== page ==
Who We Are & What We Do
Founded in 2010 and operating within Brigham & Women's Division of Pharmacoepidemiology & Pharmacoeconomics [DoPE], our resource center supports clinical outreach education programs across the United States, Canada, and beyond.
Whether we're training new educators on effective social marketing techniques, helping organizations develop their programs, creating and refining resources and tools to strengthen educators' success rates, helping programs evaluate their impact, or connecting educators through our extensive Partner Network and annual conference series, we're always working to magnify the impact of clinical outreach education.
Our Impact: Improving Success for Frontline Health Educators
Through our trainings, conference series, consultation, and materials development, we're helping clinical health educators build longterm relationships with clinicians, helping them make the best, evidence-based decisions. And those decisions improve the health of diverse populations, including underserved patients who need it the most. The result? Increased cancer screenings, reduced overmedication in the elderly, more access to sexual health education resources, few overdoses from opioid addiction, and more. Learn about the various clinical areas we support, and how our partners' interventions are improving health outcomes across the nation.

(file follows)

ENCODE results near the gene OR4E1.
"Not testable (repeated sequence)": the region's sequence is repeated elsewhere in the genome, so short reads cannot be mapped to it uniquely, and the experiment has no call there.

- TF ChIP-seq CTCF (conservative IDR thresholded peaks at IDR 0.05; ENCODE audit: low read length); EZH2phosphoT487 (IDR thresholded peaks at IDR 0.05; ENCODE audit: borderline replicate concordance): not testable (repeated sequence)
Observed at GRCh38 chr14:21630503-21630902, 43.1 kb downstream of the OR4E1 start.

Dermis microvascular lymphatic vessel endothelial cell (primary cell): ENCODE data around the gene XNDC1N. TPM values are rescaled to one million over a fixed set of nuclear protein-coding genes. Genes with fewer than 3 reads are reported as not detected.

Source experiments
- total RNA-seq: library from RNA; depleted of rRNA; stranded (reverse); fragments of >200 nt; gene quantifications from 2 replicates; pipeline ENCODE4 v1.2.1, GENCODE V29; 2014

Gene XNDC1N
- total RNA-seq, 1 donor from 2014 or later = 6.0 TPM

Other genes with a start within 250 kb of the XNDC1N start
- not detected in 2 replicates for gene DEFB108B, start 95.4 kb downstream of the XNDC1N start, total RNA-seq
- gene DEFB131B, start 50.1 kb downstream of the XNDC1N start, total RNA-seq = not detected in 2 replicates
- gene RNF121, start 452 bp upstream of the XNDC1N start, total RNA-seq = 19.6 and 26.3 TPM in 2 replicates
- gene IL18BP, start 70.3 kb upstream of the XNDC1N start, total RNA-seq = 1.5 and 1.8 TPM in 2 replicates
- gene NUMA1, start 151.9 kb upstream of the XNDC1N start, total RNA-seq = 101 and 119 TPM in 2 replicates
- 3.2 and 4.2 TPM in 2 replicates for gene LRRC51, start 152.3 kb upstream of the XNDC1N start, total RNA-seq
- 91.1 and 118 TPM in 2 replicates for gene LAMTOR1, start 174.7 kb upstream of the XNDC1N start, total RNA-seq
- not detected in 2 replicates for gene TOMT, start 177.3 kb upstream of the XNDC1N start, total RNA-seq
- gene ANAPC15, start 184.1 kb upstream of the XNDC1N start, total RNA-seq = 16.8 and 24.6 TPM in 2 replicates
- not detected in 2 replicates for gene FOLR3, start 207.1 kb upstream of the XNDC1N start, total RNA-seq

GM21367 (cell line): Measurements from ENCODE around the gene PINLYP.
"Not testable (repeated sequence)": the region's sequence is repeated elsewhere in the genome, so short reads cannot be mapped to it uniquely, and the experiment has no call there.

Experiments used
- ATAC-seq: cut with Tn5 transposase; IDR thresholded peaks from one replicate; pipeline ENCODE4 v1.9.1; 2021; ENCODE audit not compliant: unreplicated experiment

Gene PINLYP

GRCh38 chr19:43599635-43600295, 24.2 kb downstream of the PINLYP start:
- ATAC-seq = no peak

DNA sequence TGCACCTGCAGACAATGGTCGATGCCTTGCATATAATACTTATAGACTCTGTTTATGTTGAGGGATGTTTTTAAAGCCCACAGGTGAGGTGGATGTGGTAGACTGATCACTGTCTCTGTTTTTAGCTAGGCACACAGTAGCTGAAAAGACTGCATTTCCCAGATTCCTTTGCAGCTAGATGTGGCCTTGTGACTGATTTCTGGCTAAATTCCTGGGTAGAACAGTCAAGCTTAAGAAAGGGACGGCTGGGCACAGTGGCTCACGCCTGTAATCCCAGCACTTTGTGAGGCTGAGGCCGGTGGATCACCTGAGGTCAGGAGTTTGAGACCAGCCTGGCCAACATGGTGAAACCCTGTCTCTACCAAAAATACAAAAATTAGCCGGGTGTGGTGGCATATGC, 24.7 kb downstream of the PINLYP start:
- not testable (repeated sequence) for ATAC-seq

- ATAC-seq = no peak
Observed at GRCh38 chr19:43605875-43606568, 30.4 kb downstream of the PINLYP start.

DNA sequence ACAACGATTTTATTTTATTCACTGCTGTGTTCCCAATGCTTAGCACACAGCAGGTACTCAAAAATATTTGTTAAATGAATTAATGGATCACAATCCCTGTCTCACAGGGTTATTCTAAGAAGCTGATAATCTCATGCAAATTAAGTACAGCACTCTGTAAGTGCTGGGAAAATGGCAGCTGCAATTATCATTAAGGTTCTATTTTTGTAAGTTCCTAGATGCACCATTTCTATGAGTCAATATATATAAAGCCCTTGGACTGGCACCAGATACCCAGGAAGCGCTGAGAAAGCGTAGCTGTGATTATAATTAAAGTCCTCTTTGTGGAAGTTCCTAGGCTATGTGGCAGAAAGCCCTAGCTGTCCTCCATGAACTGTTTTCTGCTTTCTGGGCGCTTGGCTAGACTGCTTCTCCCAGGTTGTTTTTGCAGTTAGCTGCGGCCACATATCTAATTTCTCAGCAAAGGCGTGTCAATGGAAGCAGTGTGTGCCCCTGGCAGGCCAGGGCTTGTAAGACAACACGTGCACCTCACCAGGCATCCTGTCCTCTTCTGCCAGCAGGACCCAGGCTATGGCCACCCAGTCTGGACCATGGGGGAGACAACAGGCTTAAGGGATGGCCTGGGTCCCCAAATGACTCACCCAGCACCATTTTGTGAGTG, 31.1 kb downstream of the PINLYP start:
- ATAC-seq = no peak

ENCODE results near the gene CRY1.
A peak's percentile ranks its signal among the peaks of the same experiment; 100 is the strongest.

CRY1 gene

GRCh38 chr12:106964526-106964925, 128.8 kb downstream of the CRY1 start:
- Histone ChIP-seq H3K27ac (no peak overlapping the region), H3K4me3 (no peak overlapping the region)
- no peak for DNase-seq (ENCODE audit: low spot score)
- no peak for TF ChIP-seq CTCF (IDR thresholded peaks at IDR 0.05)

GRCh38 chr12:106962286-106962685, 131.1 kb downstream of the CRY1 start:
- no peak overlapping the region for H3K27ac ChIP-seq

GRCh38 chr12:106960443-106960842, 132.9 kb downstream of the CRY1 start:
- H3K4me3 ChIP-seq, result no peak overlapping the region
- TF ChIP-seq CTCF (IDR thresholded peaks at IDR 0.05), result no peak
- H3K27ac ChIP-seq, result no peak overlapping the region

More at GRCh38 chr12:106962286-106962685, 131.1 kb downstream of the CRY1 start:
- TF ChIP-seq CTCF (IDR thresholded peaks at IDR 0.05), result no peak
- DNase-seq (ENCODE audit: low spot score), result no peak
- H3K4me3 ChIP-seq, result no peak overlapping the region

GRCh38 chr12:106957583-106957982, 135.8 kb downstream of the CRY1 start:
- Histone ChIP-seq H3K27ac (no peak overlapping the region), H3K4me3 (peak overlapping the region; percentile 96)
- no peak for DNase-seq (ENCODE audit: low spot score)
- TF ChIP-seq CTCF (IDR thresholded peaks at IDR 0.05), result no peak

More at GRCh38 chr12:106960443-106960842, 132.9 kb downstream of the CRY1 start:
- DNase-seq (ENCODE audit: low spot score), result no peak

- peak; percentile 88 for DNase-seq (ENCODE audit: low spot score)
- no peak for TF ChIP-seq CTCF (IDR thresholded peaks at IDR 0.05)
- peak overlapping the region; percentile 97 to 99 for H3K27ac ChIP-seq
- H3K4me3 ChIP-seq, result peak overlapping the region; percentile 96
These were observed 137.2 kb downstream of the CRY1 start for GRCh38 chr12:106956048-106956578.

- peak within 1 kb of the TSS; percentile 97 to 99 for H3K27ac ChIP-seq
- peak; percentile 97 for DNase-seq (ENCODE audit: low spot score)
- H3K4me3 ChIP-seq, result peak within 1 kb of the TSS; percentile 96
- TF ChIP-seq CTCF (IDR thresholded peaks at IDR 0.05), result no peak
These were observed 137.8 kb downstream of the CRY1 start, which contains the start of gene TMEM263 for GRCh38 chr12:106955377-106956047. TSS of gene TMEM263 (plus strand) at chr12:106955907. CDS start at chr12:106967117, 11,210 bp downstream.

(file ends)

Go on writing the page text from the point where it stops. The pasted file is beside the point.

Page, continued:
AD 101: What's "Academic Detailing" or "Clinical Outreach Education"?
Combining an interactive outreach approach with best evidence, trained academic detailers meet with clinicians to assess individual needs, and needs of the practice. These educators then offer tailored, evidence-based clinical recommendations.
Pioneered by NaRCAD co-director Jerry Avorn, MD, academic detailing [AD] is an innovative, 1-on-1 outreach education technique that helps clinicians provide evidence-based care to their patients. Using an accurate, up-to-date synthesis of the best clinical evidence in an engaging format, academic detailers ignite clinician behavior change, which ultimately improves patient health. A successful AD visit is highly interactive, always a dialogue, and continuously assesses a clinician’s individual needs in order to promote better prescribing, screening, and patient education.
Why do clinicians need educational visits?
Doctors need an accurate, ongoing source of current data about the comparative effectiveness, safety, and cost of treatments. Clinicians have many competing demands for their time; trying on their own to assemble current evidence from a continuous influx of research is incredibly challenging. As a result, many clinicians may be unaware if better alternatives exist for prescribing, prevention, screening, and patient education.
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